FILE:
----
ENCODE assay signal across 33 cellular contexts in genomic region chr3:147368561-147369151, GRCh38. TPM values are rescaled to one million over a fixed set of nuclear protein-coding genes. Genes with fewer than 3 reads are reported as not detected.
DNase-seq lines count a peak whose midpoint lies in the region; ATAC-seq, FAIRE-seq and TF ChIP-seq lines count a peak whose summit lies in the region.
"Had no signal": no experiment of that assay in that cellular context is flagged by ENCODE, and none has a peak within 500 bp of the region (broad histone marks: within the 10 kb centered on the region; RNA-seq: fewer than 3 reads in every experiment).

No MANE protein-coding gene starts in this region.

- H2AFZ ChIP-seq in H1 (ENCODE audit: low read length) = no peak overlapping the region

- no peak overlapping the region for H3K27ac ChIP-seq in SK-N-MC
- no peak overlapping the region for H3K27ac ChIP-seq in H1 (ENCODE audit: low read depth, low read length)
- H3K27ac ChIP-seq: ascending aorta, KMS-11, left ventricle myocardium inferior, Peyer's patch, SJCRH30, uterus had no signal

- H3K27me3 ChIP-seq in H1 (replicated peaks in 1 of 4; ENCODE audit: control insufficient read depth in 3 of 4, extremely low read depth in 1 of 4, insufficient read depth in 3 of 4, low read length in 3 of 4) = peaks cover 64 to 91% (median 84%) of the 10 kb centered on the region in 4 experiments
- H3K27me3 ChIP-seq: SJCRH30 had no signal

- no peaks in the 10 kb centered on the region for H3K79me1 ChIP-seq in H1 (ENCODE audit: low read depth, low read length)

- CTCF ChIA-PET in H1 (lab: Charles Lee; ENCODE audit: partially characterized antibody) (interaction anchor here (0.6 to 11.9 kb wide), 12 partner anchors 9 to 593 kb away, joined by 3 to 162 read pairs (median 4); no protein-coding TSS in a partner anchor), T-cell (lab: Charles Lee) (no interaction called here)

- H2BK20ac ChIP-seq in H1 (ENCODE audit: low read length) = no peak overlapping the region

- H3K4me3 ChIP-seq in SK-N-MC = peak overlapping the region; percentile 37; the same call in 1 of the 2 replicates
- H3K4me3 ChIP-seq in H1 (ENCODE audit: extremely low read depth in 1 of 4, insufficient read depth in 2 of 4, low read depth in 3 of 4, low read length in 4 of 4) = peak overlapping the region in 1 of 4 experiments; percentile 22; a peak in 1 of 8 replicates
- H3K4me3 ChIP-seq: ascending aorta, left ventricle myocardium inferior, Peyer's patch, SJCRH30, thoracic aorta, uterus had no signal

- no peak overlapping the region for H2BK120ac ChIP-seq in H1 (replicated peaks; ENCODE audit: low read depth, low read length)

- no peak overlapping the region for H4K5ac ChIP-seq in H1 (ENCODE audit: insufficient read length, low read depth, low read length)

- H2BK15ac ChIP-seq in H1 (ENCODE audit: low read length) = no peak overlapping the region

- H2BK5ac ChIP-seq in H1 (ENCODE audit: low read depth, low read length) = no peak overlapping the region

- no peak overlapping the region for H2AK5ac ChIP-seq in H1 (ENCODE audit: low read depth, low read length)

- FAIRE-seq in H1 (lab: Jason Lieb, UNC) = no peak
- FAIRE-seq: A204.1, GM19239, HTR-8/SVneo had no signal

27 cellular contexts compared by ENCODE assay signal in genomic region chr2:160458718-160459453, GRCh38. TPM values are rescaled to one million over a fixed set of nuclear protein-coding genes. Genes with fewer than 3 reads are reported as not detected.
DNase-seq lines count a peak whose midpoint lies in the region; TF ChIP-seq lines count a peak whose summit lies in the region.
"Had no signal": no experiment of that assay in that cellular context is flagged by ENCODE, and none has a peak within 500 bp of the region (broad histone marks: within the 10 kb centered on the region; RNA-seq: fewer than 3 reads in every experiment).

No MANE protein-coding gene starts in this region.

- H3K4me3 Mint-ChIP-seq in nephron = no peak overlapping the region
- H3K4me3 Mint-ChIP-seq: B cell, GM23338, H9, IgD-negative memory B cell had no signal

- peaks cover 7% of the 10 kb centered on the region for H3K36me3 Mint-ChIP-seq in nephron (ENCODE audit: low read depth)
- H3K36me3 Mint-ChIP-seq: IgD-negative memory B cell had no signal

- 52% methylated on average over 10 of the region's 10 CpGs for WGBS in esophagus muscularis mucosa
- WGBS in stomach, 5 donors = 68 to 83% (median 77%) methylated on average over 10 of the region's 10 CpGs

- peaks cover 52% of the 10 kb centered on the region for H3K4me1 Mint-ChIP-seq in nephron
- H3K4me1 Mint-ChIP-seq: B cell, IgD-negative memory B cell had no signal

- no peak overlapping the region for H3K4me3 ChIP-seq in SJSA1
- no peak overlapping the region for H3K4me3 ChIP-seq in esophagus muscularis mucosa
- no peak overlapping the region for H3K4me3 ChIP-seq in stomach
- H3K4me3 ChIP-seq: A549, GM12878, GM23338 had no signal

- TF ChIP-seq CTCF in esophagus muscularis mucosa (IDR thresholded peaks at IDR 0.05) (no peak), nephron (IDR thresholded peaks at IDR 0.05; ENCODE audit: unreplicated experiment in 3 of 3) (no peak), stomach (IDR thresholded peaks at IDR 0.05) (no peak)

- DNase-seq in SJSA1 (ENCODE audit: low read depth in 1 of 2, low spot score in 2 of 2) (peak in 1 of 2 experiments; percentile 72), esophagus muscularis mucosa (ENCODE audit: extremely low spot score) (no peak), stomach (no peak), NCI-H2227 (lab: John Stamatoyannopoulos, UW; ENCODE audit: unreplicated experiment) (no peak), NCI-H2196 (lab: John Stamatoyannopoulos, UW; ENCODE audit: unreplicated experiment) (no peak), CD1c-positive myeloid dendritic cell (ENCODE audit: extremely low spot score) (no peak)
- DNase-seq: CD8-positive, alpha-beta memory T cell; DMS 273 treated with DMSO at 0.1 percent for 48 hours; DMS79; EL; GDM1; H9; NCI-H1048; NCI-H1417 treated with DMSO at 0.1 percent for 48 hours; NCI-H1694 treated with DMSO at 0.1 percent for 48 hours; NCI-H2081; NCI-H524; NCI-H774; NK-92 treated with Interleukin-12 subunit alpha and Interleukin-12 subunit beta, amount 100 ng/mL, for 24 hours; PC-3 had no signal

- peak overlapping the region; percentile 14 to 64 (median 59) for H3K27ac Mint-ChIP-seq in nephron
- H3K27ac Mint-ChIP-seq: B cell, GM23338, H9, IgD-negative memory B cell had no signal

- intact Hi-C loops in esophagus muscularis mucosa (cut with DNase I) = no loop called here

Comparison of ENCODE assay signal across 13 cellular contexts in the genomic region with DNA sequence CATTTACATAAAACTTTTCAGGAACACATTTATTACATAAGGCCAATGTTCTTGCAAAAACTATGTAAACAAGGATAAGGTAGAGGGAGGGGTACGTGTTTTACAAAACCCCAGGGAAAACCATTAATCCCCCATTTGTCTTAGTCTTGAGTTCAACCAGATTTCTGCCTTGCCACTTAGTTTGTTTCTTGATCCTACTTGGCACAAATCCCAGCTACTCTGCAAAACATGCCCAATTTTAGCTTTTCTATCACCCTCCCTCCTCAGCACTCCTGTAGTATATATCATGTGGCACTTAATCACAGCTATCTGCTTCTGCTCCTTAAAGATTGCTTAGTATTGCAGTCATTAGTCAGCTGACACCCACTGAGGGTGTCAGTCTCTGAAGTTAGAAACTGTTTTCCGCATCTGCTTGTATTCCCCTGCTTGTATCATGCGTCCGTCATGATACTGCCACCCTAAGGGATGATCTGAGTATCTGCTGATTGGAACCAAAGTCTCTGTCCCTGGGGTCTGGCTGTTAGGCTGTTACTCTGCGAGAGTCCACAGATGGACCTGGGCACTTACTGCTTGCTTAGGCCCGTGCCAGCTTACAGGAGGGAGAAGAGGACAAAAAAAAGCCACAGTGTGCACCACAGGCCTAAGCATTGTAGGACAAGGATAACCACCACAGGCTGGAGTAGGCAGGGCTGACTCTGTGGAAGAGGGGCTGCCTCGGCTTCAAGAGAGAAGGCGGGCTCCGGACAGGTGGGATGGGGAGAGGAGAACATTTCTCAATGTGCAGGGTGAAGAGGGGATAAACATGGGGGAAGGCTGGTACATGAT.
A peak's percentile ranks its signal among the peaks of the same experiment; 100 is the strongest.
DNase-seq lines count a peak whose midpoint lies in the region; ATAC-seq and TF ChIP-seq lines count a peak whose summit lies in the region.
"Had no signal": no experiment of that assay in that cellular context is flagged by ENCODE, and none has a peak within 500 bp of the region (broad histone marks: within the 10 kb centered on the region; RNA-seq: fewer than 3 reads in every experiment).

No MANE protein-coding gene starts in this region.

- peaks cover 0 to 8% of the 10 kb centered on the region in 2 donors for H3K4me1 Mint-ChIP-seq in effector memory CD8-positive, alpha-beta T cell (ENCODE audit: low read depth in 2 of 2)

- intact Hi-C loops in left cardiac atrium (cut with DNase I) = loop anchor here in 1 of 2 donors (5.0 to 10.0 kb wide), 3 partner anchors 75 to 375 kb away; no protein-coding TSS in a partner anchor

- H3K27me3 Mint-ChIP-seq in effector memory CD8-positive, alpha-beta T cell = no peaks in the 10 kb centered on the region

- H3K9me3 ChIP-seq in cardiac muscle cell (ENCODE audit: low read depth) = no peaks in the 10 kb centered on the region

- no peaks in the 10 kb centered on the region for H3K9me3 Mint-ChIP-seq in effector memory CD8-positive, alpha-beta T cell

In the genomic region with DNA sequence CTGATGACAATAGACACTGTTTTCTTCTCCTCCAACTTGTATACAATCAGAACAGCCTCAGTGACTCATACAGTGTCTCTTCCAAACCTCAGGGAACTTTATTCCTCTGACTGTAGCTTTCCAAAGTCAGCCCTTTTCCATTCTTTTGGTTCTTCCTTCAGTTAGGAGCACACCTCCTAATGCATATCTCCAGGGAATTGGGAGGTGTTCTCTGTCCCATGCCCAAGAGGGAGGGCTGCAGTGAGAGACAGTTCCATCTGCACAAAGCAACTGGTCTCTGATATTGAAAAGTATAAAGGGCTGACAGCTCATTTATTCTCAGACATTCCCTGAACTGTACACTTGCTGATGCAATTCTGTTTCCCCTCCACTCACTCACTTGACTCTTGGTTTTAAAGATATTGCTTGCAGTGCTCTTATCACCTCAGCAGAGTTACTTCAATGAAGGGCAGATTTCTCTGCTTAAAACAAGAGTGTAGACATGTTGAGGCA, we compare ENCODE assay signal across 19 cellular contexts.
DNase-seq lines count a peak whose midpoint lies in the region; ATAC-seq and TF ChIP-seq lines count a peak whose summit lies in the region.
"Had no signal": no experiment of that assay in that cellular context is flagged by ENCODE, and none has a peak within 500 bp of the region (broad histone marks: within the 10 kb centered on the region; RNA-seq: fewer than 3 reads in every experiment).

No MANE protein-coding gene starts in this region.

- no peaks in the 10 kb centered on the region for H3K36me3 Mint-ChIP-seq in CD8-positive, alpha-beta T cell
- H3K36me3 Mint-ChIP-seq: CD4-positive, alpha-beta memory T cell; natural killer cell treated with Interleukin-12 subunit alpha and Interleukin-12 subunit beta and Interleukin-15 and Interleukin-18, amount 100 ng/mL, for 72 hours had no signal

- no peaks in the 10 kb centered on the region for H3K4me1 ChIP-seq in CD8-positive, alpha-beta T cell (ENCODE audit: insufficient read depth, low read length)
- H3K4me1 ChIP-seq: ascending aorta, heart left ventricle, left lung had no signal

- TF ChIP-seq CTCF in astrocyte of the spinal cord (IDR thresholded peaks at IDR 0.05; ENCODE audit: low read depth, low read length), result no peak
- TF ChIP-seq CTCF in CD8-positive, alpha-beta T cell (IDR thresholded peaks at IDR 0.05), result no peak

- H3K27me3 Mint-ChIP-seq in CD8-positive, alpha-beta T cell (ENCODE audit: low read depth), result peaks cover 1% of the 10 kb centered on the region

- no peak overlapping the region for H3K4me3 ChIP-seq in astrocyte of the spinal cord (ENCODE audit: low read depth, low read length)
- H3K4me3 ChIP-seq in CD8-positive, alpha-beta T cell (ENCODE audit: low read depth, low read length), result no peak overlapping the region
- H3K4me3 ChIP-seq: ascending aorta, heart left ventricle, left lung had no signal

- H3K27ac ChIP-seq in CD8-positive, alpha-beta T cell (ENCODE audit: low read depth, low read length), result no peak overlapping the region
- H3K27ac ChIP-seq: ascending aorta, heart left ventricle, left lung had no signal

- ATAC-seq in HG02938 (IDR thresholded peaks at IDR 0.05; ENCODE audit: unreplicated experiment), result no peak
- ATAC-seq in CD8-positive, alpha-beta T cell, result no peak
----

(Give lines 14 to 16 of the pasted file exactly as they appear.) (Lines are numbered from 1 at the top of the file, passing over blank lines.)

- H3K4me3 ChIP-seq in SK-N-MC = peak overlapping the region; percentile 37; the same call in 1 of the 2 replicates
- H3K4me3 ChIP-seq in H1 (ENCODE audit: extremely low read depth in 1 of 4, insufficient read depth in 2 of 4, low read depth in 3 of 4, low read length in 4 of 4) = peak overlapping the region in 1 of 4 experiments; percentile 22; a peak in 1 of 8 replicates
- H3K4me3 ChIP-seq: ascending aorta, left ventricle myocardium inferior, Peyer's patch, SJCRH30, thoracic aorta, uterus had no signal